Kyoto served as Japan’s capital and the location of the imperial residence between 794 and 1868. It is now the country’s seventh-largest city, with a population of 1.4mn people and some strikingly modern architecture.
Over the centuries, Kyoto was destroyed by many wars and fires, but due to its historic value, the city was dropped from the list of target cities for the atomic bomb and spared from air raids during World War II. The fact that countless temples, shrines and other historically priceless structures survive in the city make it a magnet for millions of tourists who visit there every year.
The ancient capital attracts foreign and domestic visitors alike and supports a thriving industry. Contributing to that are the many hundreds of publications about the city and its history: bookshelves are lined with them. And now here comes another volume. But this time it is something quite different.
Alex Kerr is an unconventional observer of things Japanese and in his writings he invites us to share his views. In this particular case, a rather unusual approach was taken that was inspired by fellow writer and longtime Kyoto resident Kathy Arlyn Sokol, with whom Kerr regularly visited temples.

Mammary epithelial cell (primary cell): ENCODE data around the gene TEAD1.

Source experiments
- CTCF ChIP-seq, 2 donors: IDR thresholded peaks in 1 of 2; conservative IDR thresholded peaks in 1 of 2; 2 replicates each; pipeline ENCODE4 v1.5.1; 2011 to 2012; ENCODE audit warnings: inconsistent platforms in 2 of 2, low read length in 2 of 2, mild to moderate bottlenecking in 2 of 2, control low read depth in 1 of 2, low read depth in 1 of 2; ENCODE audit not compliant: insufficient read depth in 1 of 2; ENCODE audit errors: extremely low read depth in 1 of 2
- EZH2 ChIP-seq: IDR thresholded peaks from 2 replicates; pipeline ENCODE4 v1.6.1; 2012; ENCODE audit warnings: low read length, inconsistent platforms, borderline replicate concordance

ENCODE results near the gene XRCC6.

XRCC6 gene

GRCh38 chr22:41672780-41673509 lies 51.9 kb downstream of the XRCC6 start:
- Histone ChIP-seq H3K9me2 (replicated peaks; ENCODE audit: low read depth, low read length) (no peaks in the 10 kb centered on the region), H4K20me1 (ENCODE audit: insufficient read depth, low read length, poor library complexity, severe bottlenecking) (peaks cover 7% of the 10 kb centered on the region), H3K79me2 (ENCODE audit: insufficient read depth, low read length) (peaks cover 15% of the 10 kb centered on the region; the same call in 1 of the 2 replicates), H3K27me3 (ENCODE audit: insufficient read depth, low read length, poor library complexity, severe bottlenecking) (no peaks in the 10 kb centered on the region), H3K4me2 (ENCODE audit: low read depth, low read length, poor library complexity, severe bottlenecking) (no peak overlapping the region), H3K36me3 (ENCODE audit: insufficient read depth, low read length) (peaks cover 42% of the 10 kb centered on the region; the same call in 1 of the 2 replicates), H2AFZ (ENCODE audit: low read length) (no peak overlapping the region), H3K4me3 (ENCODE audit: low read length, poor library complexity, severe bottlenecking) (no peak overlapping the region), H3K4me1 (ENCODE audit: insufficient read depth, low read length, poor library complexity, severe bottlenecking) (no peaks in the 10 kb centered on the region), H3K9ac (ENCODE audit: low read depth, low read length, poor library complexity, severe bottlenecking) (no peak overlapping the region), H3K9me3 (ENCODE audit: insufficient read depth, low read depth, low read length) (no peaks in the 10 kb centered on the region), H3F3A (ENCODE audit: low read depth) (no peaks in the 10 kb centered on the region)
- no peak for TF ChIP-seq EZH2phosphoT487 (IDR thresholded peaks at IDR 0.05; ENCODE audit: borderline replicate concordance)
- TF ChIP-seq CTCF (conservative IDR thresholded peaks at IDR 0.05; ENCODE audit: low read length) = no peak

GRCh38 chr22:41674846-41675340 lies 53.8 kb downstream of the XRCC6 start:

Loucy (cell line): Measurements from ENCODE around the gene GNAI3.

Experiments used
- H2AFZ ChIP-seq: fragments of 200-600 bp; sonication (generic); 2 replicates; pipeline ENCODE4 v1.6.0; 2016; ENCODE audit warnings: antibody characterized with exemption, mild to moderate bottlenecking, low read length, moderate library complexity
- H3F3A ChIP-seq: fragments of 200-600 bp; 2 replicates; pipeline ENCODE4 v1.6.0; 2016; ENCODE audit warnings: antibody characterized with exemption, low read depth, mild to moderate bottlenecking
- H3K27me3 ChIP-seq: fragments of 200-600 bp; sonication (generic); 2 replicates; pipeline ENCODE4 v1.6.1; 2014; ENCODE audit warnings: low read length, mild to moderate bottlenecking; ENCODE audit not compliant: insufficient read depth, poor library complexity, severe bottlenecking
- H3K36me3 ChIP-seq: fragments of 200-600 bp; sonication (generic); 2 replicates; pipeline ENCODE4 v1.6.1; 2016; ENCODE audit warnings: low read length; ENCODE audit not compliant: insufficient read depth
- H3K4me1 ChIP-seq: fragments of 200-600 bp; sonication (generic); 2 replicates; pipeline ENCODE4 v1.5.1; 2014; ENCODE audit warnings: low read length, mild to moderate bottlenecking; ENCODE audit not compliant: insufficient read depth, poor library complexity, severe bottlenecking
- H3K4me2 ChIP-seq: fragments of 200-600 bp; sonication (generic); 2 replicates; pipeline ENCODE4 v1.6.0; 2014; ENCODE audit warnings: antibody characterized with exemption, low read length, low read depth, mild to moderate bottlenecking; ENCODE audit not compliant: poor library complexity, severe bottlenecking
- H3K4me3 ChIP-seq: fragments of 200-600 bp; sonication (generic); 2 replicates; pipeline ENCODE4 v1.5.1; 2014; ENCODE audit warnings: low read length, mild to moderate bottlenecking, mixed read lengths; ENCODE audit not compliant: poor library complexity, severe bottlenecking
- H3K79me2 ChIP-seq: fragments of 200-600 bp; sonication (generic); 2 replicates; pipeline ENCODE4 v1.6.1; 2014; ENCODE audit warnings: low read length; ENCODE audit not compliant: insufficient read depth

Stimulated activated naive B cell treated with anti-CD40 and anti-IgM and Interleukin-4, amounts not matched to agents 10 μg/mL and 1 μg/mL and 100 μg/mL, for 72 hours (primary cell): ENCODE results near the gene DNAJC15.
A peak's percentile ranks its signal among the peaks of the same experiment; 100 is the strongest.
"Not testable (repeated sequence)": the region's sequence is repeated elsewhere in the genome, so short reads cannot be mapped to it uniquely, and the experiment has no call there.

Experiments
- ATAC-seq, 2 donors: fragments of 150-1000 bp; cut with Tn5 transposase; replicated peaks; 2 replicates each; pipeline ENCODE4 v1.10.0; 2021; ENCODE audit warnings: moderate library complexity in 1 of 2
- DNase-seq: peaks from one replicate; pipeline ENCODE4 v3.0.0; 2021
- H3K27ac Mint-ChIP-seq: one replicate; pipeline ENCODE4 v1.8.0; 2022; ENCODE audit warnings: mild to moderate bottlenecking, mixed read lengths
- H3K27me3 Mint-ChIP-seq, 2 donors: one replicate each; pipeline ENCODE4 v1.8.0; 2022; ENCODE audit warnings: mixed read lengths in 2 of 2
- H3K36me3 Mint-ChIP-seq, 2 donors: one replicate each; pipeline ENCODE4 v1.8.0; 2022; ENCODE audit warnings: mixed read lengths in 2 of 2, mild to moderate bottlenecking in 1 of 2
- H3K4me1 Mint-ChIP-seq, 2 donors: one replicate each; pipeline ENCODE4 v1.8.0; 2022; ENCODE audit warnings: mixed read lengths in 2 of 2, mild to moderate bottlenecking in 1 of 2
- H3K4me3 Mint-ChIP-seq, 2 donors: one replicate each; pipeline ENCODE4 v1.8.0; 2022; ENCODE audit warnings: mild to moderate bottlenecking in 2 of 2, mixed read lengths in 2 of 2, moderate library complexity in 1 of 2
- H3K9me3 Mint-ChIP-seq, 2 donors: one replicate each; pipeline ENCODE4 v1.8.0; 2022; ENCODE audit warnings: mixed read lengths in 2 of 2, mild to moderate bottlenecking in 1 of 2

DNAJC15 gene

“We decided to create a book that wouldn’t be written but, rather, spoken. We sat down with a recorder and, over the years, I would talk and Kathy would record and transcribe. She sent edited transcripts to me and I used these as a base for an expanded text, which Kathy edited again. Back and forth it went, until finally we completed these nine essays”, Kerr writes in the introduction.
The tone of those essays is closer to a conversation than a regular text and the subjects are wide-ranging, from gates and walls to floors and tatami mats, from fusuma (sliding panels) to screens.
All of Kerr’s writing is informed by his half-century of living in Japan and it has benefitted, too, from talking with Zen monks and Shinto priests, Japanese literati and expat personalities. The promotional blurb for the book claims—rightly—that “Kerr turns what we thought we knew about Kyoto inside out, revealing the inner ideas behind simple things like walls, floors and sliding doors. After this book, one can never walk through a Zen gate in the same way again”.
Interestingly, the book is published simultaneously in Japanese, so it is not simply something for the foreign visitor or resident, but also for any curious Japanese who wants to develop a deeper understanding of Japan’s ancient capital.